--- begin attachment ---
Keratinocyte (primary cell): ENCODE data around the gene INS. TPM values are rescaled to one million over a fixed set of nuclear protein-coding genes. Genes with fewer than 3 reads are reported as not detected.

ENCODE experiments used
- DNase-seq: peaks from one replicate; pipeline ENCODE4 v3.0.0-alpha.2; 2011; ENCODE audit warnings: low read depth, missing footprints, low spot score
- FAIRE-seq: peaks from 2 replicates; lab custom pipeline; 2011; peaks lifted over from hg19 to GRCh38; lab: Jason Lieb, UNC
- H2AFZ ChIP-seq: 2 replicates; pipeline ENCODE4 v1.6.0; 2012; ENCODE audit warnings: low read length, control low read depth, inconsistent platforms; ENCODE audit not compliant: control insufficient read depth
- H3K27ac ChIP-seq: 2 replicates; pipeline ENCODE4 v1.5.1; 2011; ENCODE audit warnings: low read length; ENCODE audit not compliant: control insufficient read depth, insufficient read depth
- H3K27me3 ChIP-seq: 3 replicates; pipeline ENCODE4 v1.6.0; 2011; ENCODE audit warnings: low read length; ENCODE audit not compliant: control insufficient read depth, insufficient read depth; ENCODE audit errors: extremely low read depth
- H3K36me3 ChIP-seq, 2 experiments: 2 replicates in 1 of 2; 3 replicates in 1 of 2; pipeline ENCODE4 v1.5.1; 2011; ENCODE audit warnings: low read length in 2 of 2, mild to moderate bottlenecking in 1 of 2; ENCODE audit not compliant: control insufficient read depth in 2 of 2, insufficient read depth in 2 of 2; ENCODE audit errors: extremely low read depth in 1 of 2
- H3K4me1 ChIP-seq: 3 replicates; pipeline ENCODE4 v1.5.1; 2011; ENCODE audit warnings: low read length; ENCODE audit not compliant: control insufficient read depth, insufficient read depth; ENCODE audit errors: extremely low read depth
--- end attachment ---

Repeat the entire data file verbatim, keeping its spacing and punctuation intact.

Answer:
Keratinocyte (primary cell): ENCODE data around the gene INS. TPM values are rescaled to one million over a fixed set of nuclear protein-coding genes. Genes with fewer than 3 reads are reported as not detected.

ENCODE experiments used
- DNase-seq: peaks from one replicate; pipeline ENCODE4 v3.0.0-alpha.2; 2011; ENCODE audit warnings: low read depth, missing footprints, low spot score
- FAIRE-seq: peaks from 2 replicates; lab custom pipeline; 2011; peaks lifted over from hg19 to GRCh38; lab: Jason Lieb, UNC
- H2AFZ ChIP-seq: 2 replicates; pipeline ENCODE4 v1.6.0; 2012; ENCODE audit warnings: low read length, control low read depth, inconsistent platforms; ENCODE audit not compliant: control insufficient read depth
- H3K27ac ChIP-seq: 2 replicates; pipeline ENCODE4 v1.5.1; 2011; ENCODE audit warnings: low read length; ENCODE audit not compliant: control insufficient read depth, insufficient read depth
- H3K27me3 ChIP-seq: 3 replicates; pipeline ENCODE4 v1.6.0; 2011; ENCODE audit warnings: low read length; ENCODE audit not compliant: control insufficient read depth, insufficient read depth; ENCODE audit errors: extremely low read depth
- H3K36me3 ChIP-seq, 2 experiments: 2 replicates in 1 of 2; 3 replicates in 1 of 2; pipeline ENCODE4 v1.5.1; 2011; ENCODE audit warnings: low read length in 2 of 2, mild to moderate bottlenecking in 1 of 2; ENCODE audit not compliant: control insufficient read depth in 2 of 2, insufficient read depth in 2 of 2; ENCODE audit errors: extremely low read depth in 1 of 2
- H3K4me1 ChIP-seq: 3 replicates; pipeline ENCODE4 v1.5.1; 2011; ENCODE audit warnings: low read length; ENCODE audit not compliant: control insufficient read depth, insufficient read depth; ENCODE audit errors: extremely low read depth